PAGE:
Instead, as soon as Wenders introduces the footage from his trip to Tokyo in 1983, the film begins to exhibit certain 'camera-stylo' aspects. Wenders presents and narrates this footage of Japanese culture in a very subjective style, with many asides and deviations from the stated topic of the film. McKenna describes this development as Tokyo-Ga being 'overtly about the process of trying to make one kind of film and getting sidetracked'. This kind of film is referred to as a 'cinematic essay', which is described as a rejection of 'the restrictive notion that documentary was merely a medium for mass communication and social betterment', and instead using cinema 'as a means to express strong personal opinions and points of view' (Macdonald and Cousins 1996, 211).

Wenders' narration gives the film a very subjective feel, and his opening narration muses on the link between film and memory

'...I don't have the slightest recollection, I just don't remember any more. I know I was in Tokyo. I know it was the spring of '83. I know. I had a camera with me, and I shot footage. These images now exist and they have become my memory. But I can't help thinking, if I had been there without the camera, I'd now be able to better remember.'

This recalls Sontag's On Photography, and her discussion of the 'the camera's role in beautifying the world', and the modern culture of photography as more relevant or permanent than memory. This monologue is a homage to Chris Marker's 1983 film Sans Soleil, another cinematic essay, which is similar to Tokyo-Ga in its blending of travelogue and documentary. Indeed, Marker is featured in the film, as well as Wenders' fellow German filmmaker Werner Herzog. These sequences solidify the film's subjective, diary-like style. The discussion with Herzog about the pursuit of 'pure imagery' in a consumerist world is filmed in a spontaneous style, in public, with a handheld camera. This in particular provides a heavy contrast to the composed interviews with the Japanese filmmakers, which is told in long, meditative takes, like an Ozu film.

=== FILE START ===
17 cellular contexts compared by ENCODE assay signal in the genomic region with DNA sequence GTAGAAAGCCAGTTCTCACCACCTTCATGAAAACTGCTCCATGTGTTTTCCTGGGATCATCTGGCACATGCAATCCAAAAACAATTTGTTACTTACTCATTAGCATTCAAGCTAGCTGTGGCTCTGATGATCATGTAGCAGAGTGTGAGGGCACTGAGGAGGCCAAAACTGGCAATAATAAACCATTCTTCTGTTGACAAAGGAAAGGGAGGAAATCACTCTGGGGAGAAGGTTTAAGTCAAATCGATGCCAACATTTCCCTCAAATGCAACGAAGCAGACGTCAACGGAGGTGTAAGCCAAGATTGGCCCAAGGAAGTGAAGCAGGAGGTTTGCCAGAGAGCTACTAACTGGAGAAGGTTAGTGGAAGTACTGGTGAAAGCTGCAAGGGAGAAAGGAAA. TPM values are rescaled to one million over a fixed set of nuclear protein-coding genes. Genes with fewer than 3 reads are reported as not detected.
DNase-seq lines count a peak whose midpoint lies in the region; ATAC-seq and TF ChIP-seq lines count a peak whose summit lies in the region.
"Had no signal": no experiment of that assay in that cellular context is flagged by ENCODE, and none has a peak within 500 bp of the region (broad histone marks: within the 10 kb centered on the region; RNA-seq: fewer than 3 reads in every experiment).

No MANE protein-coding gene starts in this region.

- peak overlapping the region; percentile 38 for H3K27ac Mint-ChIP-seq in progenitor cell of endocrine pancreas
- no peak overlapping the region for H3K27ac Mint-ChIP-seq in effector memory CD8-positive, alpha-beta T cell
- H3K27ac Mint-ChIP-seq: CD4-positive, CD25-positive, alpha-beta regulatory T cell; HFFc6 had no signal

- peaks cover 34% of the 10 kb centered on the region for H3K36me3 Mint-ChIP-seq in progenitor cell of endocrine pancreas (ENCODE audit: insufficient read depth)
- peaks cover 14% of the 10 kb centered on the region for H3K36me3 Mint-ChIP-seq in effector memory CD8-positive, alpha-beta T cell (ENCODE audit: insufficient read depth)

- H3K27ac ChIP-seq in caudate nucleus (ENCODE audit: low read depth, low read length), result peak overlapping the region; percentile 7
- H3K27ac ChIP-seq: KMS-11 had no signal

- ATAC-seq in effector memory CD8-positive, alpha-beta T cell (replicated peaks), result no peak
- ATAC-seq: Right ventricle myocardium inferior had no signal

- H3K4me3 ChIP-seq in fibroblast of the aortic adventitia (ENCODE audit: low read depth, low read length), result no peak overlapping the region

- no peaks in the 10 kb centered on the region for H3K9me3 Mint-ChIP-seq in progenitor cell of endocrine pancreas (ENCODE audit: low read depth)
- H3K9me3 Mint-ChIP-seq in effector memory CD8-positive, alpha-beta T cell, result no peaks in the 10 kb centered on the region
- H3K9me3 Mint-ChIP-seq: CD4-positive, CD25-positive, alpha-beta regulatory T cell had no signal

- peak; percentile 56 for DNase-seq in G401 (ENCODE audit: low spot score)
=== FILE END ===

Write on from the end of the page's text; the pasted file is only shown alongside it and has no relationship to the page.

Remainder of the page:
One of the most striking qualities of this film is due to Wenders' obsession with cultural representation and memory. The focus on the dichotomy between the 1940s cinematic Tokyo and the 'real-life' 1980s Tokyo, with its Pachinko parlours and golf driving ranges, inevitably ties the film to a specific time and place. Like Marker's motif of the sequoia tree, used to solidify and highlight the passing of time, Wenders' subjective stance dates Tokyo-Ga, both in its stance and its representation of Japan. Viewers of the film will be reminded of the passage of time between the work of Ozu and Wenders, as well as between Tokyo-Ga and their present.

Indeed, even though in Tokyo-Ga, Wenders focuses on a very different topic and style to La Jetée, the film resonates with Marker's pronouncement that there is 'no way out of Time'. Both of these films, through use of hybrid or avant-garde genres, in their own way explore these themes of time and memory.

1 comment:

Vagrant-Lover said...

This is really interesting I'm currently writing a paper exploring philosophical themes that crop up in La Jetee si I reaaly enjoyed your article. It is such a fantastic film :)